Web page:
I received my 2011 U.S. Silver Proof set from the Mint today and I
find no S Mint mark on the Native American $1 coin. Is this normal or
is it an error?
This question presents a good opportunity to explain the many
changes that have occurred with this series.
While the possibility exists that Mr. Smith’s dollar is an error
coin, he should first check the edge of the coin, as that is where the
S Mint mark of the San Francisco Mint should be. The Mint’s current
Proof set packaging should allow collectors to see the coin’s incused
From 2000 to 2008, the edges of the Sacagawea dollars were smooth,
with the coins’ Mint mark and date on the obverse.
The Native American $1 Coin Act of 2007 (Public Law 110-82),
however, ordered the Mint mark, date and the legend e pluribus unum
(formerly found on the reverse) moved to the edge of the coins.
The new law also mandated that the Native American dollar reverse
be changed annually, replacing the Soaring Eagle reverse seen from
2000 to 2008.
The act was promoted as a way to reinvigorate interest in the
dollar coin, which does not typically circulate in commerce, as well
as a way to honor Native American history, achievements and culture.
In addition, the denominational legend one dollar on the reverse
of the coin was replaced with $1 just like the Presidential dollars of
2007 to present.
The 2009 reverse features a Native American woman planting seeds
among bean, maize and squash plants, symbolizing the “Three Sisters”
method of agriculture employed by some American Indian tribes.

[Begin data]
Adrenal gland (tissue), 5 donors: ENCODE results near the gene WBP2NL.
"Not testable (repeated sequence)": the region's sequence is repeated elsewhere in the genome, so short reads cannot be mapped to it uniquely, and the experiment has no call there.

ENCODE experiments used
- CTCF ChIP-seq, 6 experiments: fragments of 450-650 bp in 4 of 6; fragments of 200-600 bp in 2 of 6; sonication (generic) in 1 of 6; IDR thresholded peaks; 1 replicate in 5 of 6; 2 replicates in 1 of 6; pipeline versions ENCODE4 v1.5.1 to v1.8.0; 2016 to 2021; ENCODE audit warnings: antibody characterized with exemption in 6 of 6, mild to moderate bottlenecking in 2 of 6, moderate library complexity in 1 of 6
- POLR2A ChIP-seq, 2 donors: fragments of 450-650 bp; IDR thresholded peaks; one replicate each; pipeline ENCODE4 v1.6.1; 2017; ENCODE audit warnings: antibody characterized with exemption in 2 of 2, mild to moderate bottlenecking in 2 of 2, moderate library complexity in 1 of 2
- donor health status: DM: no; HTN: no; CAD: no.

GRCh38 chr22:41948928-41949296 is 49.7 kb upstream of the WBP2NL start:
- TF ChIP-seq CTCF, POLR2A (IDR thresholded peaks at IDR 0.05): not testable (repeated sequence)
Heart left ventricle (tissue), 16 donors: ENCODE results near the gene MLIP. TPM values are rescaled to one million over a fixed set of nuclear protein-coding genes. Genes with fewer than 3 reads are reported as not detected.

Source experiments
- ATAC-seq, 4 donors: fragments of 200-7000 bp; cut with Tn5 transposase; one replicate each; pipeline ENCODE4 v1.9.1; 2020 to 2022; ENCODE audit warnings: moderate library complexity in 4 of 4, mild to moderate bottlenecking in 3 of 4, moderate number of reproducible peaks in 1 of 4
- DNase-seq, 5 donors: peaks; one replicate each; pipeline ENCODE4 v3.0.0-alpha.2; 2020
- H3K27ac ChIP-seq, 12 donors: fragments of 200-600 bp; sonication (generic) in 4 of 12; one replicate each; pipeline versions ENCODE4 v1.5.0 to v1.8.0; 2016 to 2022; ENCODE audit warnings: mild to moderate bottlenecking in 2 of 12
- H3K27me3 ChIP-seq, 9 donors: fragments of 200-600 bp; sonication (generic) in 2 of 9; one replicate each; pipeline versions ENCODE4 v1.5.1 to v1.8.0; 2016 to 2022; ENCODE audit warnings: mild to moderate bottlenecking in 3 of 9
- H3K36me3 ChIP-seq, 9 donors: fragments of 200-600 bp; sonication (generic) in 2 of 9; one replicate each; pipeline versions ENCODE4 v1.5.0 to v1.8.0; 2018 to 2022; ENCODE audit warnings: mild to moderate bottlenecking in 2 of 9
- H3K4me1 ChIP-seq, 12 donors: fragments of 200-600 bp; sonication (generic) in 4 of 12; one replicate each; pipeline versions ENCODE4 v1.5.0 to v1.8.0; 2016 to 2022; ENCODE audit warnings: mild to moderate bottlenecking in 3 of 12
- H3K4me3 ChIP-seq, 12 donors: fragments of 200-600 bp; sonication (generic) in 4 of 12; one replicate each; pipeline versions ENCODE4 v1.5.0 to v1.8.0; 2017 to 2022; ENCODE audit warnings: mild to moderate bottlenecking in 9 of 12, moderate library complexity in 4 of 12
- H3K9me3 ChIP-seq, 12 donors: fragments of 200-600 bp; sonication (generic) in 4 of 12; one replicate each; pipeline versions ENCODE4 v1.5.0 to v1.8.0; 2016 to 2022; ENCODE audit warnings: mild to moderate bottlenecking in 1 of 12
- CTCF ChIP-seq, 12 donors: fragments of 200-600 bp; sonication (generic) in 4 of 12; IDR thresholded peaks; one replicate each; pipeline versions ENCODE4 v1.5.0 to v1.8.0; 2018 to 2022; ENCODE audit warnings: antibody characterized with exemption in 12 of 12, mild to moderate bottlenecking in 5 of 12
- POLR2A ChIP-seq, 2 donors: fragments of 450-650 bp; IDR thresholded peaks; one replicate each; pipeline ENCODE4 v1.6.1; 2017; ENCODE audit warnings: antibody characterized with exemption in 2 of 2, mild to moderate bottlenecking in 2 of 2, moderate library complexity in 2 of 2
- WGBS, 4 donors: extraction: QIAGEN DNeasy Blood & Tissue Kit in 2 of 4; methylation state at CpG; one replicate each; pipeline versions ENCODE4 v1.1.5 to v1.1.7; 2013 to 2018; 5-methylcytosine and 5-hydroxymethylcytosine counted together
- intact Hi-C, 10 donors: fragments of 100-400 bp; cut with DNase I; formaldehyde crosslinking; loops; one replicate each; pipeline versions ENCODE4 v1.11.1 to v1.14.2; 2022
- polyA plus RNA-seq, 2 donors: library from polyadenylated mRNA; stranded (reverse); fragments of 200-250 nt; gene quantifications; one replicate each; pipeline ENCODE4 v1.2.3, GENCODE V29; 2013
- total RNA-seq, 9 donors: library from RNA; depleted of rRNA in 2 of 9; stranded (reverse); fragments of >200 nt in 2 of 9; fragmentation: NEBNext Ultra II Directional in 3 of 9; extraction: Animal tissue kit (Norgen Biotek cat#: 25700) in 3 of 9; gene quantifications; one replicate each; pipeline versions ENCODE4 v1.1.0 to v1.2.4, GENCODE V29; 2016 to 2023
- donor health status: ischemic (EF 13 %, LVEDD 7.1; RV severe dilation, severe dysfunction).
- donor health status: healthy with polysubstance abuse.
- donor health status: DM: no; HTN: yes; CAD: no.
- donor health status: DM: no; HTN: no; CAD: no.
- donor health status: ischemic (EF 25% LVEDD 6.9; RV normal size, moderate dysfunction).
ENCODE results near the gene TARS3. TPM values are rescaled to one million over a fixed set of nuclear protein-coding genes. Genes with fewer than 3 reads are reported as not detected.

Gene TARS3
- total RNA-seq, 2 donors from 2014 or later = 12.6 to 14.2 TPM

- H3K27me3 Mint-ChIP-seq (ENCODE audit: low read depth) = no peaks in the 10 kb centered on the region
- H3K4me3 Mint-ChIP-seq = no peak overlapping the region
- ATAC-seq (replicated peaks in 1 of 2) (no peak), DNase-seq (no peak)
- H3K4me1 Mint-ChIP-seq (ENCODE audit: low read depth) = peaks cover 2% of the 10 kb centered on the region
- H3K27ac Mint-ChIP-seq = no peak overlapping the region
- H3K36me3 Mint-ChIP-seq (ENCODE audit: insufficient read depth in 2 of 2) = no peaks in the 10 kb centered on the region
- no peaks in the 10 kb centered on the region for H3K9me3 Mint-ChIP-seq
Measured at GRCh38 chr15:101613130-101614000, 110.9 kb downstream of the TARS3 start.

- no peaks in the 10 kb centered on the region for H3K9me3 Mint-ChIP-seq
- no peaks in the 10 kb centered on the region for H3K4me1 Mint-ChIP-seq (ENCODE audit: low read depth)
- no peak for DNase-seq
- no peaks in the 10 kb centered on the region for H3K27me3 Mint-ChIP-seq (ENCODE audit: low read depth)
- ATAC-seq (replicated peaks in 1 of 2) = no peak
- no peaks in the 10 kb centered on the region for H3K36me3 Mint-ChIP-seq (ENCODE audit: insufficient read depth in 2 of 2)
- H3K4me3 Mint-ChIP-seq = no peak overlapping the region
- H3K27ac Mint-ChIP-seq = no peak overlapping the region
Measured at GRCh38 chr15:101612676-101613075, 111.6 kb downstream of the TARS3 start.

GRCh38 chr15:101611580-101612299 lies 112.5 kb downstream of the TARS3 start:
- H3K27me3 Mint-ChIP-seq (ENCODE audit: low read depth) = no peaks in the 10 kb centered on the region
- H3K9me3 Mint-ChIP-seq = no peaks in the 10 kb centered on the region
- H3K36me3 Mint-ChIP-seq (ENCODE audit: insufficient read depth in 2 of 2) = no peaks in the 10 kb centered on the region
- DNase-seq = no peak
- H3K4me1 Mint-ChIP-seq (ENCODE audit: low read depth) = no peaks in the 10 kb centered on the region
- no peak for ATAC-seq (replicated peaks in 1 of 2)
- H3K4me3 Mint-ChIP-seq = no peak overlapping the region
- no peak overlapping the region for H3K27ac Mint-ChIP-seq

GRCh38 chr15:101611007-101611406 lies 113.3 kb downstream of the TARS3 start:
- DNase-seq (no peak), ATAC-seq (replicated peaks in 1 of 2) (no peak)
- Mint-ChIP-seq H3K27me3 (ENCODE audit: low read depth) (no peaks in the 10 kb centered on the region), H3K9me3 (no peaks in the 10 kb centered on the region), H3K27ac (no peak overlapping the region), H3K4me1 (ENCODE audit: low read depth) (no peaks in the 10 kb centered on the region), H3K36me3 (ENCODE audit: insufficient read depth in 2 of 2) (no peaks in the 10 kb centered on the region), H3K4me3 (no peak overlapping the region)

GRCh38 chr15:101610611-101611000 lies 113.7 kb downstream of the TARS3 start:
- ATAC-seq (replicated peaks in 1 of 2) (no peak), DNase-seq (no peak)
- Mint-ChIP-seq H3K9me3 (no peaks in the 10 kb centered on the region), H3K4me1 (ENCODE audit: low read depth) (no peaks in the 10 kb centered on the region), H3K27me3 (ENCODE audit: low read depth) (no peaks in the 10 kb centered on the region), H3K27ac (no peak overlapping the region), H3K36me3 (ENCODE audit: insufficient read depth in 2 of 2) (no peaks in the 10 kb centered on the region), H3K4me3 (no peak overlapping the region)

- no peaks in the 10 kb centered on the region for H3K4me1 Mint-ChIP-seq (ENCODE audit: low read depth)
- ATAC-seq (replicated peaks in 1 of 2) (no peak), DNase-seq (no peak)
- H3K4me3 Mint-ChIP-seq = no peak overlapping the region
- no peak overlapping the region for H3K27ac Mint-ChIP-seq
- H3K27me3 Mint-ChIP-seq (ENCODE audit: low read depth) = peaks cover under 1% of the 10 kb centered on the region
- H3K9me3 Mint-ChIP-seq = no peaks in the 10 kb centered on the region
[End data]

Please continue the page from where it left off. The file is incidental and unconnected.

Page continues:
The 2010 “Iroquois Confederacy” dollar reverse depicts five arrows
wrapped by a Wampum belt. The central figure on the belt, the Great
White Pine, represents the Onondaga Nation. The four square symbols
represent the Mohawk, Oneida, Cayuga and Seneca nations. The bundle of
arrows symbolizes strength in unity for the Iroquois Confederacy.
For 2011, the Mint has issued the “Wampanoag Treaty” dollar. As
the Mint’s description states, this reverse “features the hands of the
Supreme Sachem Ousamequin Massasoit and Governor John Carver,
symbolically offering the ceremonial peace pipe after the initiation
of the first formal written peace alliance between the Wampanoag tribe
and the European settlers [in 1621].”
Coin World’s Readers Ask department does not accept coins
or other items for examination without prior permission from staff
member Erik Martin. Readers Ask also does not examine error or variety
coins. Materials sent to Readers Ask without prior permission will be
returned unexamined. Please address all Readers Ask inquiries to email@example.com or call
(800) 673-8311, Ext. 274.